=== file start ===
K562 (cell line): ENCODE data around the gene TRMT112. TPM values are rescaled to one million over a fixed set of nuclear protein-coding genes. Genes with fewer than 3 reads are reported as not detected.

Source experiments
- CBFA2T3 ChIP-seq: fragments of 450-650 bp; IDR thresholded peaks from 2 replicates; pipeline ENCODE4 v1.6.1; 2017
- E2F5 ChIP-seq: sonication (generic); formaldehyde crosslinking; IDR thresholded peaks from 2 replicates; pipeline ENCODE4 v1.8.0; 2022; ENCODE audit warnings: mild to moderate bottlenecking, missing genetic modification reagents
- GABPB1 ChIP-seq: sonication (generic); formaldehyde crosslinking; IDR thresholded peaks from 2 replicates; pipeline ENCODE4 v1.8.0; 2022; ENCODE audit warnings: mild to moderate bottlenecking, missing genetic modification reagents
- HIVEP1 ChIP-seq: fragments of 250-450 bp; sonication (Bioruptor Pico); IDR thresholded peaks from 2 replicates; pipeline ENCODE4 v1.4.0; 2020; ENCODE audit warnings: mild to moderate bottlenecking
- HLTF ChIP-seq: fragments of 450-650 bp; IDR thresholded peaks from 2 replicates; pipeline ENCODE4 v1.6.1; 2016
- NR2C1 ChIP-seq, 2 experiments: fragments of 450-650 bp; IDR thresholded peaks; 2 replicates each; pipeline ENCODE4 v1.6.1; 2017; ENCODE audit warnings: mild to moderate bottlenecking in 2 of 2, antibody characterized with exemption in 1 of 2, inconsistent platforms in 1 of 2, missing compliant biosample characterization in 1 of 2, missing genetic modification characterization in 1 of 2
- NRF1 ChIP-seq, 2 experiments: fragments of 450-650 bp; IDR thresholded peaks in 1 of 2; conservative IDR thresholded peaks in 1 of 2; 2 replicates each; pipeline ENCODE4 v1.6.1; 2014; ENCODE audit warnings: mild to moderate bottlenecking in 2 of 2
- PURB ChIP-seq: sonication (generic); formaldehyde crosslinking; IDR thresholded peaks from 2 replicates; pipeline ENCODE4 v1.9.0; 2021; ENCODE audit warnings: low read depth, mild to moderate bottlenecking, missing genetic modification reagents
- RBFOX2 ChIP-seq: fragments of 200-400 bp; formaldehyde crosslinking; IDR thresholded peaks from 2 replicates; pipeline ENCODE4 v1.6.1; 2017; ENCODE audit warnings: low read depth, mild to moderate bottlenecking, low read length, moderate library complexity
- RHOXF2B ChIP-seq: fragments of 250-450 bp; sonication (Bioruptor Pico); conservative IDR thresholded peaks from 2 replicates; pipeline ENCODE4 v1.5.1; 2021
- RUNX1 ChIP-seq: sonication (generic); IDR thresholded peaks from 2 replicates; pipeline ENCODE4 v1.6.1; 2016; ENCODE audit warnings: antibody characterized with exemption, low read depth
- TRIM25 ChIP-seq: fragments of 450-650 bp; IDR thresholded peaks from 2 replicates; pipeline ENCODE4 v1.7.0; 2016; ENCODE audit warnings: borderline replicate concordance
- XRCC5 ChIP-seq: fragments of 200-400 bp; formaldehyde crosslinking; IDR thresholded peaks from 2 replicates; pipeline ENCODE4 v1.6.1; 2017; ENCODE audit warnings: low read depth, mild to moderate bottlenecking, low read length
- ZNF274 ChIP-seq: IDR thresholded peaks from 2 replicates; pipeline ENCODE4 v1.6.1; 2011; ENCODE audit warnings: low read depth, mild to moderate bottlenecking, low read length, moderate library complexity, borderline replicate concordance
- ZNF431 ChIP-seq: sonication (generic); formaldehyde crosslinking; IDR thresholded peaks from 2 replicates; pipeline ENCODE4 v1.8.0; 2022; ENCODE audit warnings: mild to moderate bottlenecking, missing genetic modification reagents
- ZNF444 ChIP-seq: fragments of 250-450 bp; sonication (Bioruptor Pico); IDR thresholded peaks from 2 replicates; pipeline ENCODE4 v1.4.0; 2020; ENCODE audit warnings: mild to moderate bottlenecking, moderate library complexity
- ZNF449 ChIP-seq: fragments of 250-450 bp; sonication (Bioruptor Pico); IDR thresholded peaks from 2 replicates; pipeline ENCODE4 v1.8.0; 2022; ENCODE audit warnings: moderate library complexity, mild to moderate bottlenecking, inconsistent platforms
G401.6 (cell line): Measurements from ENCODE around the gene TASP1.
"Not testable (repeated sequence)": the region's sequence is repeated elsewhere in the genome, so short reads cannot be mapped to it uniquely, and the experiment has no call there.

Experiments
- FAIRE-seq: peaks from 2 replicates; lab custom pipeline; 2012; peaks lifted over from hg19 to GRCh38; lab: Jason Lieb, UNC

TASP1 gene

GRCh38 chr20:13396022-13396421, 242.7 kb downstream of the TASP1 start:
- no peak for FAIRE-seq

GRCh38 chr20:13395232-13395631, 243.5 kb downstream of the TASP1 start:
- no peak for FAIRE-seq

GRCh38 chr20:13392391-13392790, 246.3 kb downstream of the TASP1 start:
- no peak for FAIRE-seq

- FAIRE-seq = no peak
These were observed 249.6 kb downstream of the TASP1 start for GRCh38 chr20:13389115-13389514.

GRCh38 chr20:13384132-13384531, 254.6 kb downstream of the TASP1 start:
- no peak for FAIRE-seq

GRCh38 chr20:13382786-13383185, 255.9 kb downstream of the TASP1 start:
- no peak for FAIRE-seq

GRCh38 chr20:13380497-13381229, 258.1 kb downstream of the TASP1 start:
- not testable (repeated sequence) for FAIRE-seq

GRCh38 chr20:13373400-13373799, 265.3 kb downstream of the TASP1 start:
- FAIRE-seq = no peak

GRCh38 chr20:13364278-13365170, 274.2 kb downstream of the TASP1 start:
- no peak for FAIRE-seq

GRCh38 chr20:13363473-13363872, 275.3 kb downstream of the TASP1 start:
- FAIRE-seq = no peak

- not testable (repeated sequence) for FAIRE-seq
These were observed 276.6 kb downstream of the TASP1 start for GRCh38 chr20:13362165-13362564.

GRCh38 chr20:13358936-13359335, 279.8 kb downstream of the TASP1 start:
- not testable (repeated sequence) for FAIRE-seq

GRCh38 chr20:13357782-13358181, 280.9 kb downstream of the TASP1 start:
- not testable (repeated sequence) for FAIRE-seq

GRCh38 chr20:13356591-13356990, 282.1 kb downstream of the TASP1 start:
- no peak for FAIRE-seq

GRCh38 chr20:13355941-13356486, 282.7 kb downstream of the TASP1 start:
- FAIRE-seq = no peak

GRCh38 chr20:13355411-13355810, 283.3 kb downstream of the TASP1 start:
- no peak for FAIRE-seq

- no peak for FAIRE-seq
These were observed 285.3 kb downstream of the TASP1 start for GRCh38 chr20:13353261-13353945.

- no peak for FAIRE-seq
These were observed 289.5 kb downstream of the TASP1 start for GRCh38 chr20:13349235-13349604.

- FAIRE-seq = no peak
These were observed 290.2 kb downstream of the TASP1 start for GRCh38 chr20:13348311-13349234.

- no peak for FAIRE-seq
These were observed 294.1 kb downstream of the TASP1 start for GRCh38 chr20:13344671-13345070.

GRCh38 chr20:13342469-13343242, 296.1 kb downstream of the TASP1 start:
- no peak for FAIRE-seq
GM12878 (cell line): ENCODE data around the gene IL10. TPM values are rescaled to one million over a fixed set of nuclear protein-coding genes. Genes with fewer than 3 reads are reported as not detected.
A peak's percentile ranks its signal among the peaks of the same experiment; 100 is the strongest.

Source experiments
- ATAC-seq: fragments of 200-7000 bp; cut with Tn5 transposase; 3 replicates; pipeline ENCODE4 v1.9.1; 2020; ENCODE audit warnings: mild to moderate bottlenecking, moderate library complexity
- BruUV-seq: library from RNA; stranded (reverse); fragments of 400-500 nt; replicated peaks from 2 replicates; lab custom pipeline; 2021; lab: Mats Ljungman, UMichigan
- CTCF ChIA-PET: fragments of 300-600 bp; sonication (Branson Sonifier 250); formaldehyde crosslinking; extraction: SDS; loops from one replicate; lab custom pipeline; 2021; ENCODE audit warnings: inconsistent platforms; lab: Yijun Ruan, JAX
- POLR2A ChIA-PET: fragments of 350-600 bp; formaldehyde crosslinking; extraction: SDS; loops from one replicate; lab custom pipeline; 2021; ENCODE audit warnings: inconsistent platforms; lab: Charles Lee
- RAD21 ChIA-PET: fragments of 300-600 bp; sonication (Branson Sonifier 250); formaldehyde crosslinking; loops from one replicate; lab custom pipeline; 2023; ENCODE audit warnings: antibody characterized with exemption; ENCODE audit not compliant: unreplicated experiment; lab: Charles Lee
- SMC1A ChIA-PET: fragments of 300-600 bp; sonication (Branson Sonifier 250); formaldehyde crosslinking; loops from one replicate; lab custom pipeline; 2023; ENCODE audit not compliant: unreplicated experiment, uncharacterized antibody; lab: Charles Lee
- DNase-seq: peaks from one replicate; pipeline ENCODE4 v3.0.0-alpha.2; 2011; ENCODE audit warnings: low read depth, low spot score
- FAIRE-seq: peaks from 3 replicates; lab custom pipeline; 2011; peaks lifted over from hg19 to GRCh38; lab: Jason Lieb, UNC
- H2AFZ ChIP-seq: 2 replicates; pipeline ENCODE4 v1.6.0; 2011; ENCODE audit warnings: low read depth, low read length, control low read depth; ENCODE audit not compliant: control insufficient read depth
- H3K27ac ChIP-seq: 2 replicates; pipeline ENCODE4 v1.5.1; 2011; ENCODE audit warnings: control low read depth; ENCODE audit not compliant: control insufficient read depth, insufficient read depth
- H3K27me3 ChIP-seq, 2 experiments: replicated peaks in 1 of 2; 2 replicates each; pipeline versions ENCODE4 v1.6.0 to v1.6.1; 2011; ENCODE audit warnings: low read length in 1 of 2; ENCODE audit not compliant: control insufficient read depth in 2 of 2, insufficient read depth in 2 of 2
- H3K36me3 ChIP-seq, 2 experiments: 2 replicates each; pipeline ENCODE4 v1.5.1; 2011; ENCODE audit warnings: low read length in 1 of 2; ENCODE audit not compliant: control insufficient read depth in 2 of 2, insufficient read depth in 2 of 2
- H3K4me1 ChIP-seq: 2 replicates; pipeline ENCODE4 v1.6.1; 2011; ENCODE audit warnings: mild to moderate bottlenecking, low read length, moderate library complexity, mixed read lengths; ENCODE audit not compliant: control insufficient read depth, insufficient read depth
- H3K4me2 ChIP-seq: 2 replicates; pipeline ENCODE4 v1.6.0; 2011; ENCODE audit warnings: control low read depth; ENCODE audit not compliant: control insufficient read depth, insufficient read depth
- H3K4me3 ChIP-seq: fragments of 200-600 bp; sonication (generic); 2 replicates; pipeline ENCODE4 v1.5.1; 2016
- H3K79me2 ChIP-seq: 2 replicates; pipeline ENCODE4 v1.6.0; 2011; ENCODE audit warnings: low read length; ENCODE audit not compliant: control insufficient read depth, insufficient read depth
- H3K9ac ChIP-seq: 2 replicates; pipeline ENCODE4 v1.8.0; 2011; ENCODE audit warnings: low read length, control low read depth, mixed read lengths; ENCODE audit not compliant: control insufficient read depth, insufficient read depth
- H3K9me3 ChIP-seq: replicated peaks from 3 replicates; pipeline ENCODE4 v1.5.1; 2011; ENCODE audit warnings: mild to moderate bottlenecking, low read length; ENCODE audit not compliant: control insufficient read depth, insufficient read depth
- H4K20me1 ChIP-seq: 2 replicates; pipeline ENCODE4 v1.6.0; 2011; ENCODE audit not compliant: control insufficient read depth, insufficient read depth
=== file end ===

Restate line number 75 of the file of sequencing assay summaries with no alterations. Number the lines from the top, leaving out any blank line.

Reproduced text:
- SMC1A ChIA-PET: fragments of 300-600 bp; sonication (Branson Sonifier 250); formaldehyde crosslinking; loops from one replicate; lab custom pipeline; 2023; ENCODE audit not compliant: unreplicated experiment, uncharacterized antibody; lab: Charles Lee